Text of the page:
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Aretha Franklin ‘almost in same category’ as anti-segregation campaigner Rosa Parks

PUBLISHED: 09:50 29 August 2018 | UPDATED: 10:01 29 August 2018

A gold cross hangs on a T-shirt of a person outside the Charles H Wright Museum of African American History in Detroit     Picture: AP Photo/Paul Sancya

A gold cross hangs on a T-shirt of a person outside the Charles H Wright Museum of African American History in Detroit Picture: AP Photo/Paul Sancya

Copyright 2018 The Associated Press. All rights reserved

‘Her passion for doing the right thing inspired and touched so many facing adversity, not just in America but across the world’

'I would put her almost  and I say 'I would put her almost  and I say "almost" because comparing people is difficult  in the same category as Rosa Parks," says ex-Ipswich mayor Hamil Clarke. 'She was one of these people that put their head above the parapet' Picture: LUCY TAYLOR

Visibility is crucial in creating momentum for change, and Aretha Franklin shone. The highspot was 50 years ago: The first of two Grammy awards in February, 1968, and on the cover of Time magazine in the summer. In terms of strengthening confidence and pride within a community still seeking equality in America (and, that spring, shocked by the assassination of Martin Luther King Jr) you probably couldn’t get a higher profile.

Activist the Rev Al Sharpton called her a “civil rights and humanitarian icon”, and former Ipswich mayor Hamil Clarke reckons that’s apt.

“I would put her almost – and I say ‘almost’ because comparing people is difficult – in the same category as Rosa Parks. She was one of these people that put their head above the parapet,” says Hamil, who helped launch Ipswich and Suffolk Council for Racial Equality (ISCRE) 41 years ago.

Rosa Parks was the Alabama bus passenger who in 1955 refused to cede her seat in the “colored section” to a white traveller, when the whites-only area was full. Her arrest triggered a bus boycott that became a symbol of resistance to segregation.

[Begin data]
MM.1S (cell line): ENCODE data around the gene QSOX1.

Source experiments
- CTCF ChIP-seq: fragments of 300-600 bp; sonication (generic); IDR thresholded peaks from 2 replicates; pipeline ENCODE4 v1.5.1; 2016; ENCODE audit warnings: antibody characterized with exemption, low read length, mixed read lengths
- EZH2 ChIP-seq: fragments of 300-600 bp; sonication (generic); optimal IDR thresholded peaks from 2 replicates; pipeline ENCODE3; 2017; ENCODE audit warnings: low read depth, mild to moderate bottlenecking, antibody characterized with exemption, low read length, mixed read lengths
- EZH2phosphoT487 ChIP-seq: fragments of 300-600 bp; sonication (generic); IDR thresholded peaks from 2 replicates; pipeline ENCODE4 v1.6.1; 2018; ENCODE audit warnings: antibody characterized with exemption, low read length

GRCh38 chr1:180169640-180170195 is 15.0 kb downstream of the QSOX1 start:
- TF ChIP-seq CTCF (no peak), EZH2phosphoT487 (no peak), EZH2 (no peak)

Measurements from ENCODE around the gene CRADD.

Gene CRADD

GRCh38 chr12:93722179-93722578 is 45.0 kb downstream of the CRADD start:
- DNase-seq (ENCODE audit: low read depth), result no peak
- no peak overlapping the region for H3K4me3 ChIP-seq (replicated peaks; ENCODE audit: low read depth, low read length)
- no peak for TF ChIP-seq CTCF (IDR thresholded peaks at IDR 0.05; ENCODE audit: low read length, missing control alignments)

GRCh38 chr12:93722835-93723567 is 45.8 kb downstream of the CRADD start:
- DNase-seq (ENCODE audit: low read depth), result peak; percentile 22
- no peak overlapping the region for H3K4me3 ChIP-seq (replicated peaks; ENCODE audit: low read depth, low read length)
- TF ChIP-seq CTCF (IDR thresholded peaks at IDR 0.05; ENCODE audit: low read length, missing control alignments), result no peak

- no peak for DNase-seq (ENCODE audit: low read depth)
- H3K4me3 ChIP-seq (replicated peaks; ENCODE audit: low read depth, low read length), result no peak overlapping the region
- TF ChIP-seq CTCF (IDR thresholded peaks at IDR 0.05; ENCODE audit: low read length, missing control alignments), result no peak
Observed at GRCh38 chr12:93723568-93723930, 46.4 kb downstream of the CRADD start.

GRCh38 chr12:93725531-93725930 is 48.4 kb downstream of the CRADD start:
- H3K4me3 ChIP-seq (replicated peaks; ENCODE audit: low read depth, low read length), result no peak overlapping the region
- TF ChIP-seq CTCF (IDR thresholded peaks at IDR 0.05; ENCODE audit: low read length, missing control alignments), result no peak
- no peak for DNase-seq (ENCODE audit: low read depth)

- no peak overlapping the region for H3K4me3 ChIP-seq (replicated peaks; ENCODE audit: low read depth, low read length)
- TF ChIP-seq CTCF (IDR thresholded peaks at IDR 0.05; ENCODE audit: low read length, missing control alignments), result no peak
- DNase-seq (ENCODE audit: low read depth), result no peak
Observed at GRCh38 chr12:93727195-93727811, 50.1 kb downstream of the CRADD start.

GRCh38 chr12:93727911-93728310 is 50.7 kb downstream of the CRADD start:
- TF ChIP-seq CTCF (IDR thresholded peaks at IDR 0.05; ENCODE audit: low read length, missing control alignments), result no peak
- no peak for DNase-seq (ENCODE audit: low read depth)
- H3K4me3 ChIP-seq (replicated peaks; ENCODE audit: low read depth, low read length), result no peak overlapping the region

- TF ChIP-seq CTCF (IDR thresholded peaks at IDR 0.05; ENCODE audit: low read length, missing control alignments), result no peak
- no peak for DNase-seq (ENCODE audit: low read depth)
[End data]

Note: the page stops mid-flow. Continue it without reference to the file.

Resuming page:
Albert Grant says of Aretha Franklin: 'She didnt do a lot of shouting and so on, but she did a lot behind the scenes. She got there quietly and made her contribution to the cause'    Picture: OWEN HINESAlbert Grant says of Aretha Franklin: 'She didnt do a lot of shouting and so on, but she did a lot behind the scenes. She got there quietly and made her contribution to the cause' Picture: OWEN HINES

Aretha’s funeral this Friday is at the Detroit church where she sang at Rosa’s funeral in 2005.

Like Hamil, Albert Grant is also an ex-Ipswich mayor, a trustee of ISCRE, and instrumental in its creation.

He says of Aretha Franklin’s role in the equal rights movement: “She put a lot of effort into it, and she was one of the people that black Americans looked up to. She deserves all the recognition she’s getting. She didn’t do a lot of shouting and so on, but she did a lot behind the scenes. She got there quietly and made her contribution to the cause.

“As well as that, she was a brilliant singer and a brilliant performer.”

Ex-Ipswich mayor Glen Chisholm. 'Her passion for doing the right thing inspired and touched so many facing adversity, not just in America but across the world'    Picture: SIMON PARKEREx-Ipswich mayor Glen Chisholm. 'Her passion for doing the right thing inspired and touched so many facing adversity, not just in America but across the world' Picture: SIMON PARKER

Glen Chisholm, whose father was of Jamaican descent, is another former Ipswich mayor. He says: “While her music transcended race and had the ability to bring people of all backgrounds together, she also played a major part in the American civil rights movement.

“Her music was the soundtrack and the soul of the movement but she also offered financial support for the civil rights movement. Her passion for doing the right thing inspired and touched so many facing adversity, not just in America but across the world.”

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